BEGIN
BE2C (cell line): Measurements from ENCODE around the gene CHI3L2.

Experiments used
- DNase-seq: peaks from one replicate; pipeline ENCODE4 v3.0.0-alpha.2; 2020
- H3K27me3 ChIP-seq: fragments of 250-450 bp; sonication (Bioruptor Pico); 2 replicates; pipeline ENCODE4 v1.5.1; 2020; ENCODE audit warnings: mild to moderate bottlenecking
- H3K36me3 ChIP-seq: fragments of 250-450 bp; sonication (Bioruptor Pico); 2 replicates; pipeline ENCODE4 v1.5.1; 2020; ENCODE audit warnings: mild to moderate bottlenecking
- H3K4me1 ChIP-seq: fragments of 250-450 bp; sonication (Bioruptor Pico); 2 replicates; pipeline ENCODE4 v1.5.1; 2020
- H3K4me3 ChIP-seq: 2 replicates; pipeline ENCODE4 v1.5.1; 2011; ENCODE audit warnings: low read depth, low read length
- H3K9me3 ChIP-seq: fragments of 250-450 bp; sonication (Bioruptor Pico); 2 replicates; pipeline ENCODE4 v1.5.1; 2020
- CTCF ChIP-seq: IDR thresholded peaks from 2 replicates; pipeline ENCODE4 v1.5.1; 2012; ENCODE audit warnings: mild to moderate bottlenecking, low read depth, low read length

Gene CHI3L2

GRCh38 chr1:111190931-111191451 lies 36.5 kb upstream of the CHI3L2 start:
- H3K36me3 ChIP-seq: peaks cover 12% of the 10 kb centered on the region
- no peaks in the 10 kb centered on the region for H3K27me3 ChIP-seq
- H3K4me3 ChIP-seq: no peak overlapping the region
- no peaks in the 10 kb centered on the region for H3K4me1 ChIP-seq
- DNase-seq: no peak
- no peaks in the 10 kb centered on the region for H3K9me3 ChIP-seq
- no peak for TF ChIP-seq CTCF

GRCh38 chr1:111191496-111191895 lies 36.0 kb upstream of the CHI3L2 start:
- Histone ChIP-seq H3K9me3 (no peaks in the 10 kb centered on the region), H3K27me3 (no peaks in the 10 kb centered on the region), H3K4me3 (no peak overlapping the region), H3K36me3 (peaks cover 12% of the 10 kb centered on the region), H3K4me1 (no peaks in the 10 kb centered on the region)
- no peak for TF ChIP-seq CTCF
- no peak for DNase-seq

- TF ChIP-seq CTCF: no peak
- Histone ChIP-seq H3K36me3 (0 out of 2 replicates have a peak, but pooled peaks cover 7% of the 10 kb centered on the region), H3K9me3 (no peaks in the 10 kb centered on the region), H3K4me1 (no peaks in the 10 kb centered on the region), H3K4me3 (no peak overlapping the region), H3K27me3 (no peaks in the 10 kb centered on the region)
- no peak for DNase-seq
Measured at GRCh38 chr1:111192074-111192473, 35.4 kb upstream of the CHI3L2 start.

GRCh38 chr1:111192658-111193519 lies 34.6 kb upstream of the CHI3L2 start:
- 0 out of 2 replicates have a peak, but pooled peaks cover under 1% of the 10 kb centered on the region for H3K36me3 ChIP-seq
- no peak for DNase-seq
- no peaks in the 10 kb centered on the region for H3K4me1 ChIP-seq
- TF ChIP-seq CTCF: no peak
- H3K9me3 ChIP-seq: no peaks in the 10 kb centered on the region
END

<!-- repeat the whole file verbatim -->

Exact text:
BE2C (cell line): Measurements from ENCODE around the gene CHI3L2.

Experiments used
- DNase-seq: peaks from one replicate; pipeline ENCODE4 v3.0.0-alpha.2; 2020
- H3K27me3 ChIP-seq: fragments of 250-450 bp; sonication (Bioruptor Pico); 2 replicates; pipeline ENCODE4 v1.5.1; 2020; ENCODE audit warnings: mild to moderate bottlenecking
- H3K36me3 ChIP-seq: fragments of 250-450 bp; sonication (Bioruptor Pico); 2 replicates; pipeline ENCODE4 v1.5.1; 2020; ENCODE audit warnings: mild to moderate bottlenecking
- H3K4me1 ChIP-seq: fragments of 250-450 bp; sonication (Bioruptor Pico); 2 replicates; pipeline ENCODE4 v1.5.1; 2020
- H3K4me3 ChIP-seq: 2 replicates; pipeline ENCODE4 v1.5.1; 2011; ENCODE audit warnings: low read depth, low read length
- H3K9me3 ChIP-seq: fragments of 250-450 bp; sonication (Bioruptor Pico); 2 replicates; pipeline ENCODE4 v1.5.1; 2020
- CTCF ChIP-seq: IDR thresholded peaks from 2 replicates; pipeline ENCODE4 v1.5.1; 2012; ENCODE audit warnings: mild to moderate bottlenecking, low read depth, low read length

Gene CHI3L2

GRCh38 chr1:111190931-111191451 lies 36.5 kb upstream of the CHI3L2 start:
- H3K36me3 ChIP-seq: peaks cover 12% of the 10 kb centered on the region
- no peaks in the 10 kb centered on the region for H3K27me3 ChIP-seq
- H3K4me3 ChIP-seq: no peak overlapping the region
- no peaks in the 10 kb centered on the region for H3K4me1 ChIP-seq
- DNase-seq: no peak
- no peaks in the 10 kb centered on the region for H3K9me3 ChIP-seq
- no peak for TF ChIP-seq CTCF

GRCh38 chr1:111191496-111191895 lies 36.0 kb upstream of the CHI3L2 start:
- Histone ChIP-seq H3K9me3 (no peaks in the 10 kb centered on the region), H3K27me3 (no peaks in the 10 kb centered on the region), H3K4me3 (no peak overlapping the region), H3K36me3 (peaks cover 12% of the 10 kb centered on the region), H3K4me1 (no peaks in the 10 kb centered on the region)
- no peak for TF ChIP-seq CTCF
- no peak for DNase-seq

- TF ChIP-seq CTCF: no peak
- Histone ChIP-seq H3K36me3 (0 out of 2 replicates have a peak, but pooled peaks cover 7% of the 10 kb centered on the region), H3K9me3 (no peaks in the 10 kb centered on the region), H3K4me1 (no peaks in the 10 kb centered on the region), H3K4me3 (no peak overlapping the region), H3K27me3 (no peaks in the 10 kb centered on the region)
- no peak for DNase-seq
Measured at GRCh38 chr1:111192074-111192473, 35.4 kb upstream of the CHI3L2 start.

GRCh38 chr1:111192658-111193519 lies 34.6 kb upstream of the CHI3L2 start:
- 0 out of 2 replicates have a peak, but pooled peaks cover under 1% of the 10 kb centered on the region for H3K36me3 ChIP-seq
- no peak for DNase-seq
- no peaks in the 10 kb centered on the region for H3K4me1 ChIP-seq
- TF ChIP-seq CTCF: no peak
- H3K9me3 ChIP-seq: no peaks in the 10 kb centered on the region